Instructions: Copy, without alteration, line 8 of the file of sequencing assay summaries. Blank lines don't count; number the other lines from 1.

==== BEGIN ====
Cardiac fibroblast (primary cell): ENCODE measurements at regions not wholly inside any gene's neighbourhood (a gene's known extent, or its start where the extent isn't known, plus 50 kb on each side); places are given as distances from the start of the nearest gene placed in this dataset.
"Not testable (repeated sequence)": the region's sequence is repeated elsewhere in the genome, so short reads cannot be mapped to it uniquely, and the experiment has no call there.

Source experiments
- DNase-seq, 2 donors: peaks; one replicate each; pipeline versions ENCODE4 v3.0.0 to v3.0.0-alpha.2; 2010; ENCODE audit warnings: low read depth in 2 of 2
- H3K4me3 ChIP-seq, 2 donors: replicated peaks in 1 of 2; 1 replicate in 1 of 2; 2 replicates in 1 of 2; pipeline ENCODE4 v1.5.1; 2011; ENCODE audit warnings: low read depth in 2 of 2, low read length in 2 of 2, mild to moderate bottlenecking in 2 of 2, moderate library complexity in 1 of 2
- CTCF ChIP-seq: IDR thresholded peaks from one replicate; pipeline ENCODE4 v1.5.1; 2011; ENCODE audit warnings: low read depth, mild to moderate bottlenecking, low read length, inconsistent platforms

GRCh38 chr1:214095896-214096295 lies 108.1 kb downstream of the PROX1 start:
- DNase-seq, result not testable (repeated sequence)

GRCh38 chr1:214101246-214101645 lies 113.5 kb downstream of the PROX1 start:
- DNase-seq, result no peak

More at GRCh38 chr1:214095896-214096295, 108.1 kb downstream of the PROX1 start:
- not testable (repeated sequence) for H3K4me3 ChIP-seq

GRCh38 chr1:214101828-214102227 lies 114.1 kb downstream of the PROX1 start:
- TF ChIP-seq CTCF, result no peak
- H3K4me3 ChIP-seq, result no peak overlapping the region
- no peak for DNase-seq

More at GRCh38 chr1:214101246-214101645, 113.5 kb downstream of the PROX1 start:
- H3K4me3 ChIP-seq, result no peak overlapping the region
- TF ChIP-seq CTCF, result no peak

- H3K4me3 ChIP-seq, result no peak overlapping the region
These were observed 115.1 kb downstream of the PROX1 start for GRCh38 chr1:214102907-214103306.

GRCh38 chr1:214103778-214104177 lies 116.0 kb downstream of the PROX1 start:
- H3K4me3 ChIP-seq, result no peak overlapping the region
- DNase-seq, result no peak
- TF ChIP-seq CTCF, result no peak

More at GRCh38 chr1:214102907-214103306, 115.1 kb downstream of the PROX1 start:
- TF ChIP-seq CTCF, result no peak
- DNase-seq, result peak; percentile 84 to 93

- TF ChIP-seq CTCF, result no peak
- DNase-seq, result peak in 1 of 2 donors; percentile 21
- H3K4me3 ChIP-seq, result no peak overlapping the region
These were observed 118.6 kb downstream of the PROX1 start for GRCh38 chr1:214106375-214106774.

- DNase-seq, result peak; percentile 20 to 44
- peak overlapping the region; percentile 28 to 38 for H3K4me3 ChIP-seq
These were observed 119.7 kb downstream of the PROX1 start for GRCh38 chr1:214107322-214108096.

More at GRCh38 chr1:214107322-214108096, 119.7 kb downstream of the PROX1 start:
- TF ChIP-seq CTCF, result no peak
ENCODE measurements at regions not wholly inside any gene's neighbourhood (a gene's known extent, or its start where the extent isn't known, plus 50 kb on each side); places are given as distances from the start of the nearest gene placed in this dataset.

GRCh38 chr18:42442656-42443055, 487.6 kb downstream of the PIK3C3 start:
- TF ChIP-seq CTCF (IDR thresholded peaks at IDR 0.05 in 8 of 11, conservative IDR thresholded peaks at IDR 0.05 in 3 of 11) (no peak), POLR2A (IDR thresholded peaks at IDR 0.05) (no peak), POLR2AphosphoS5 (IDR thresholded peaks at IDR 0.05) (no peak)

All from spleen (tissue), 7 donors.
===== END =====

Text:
- DNase-seq, result not testable (repeated sequence)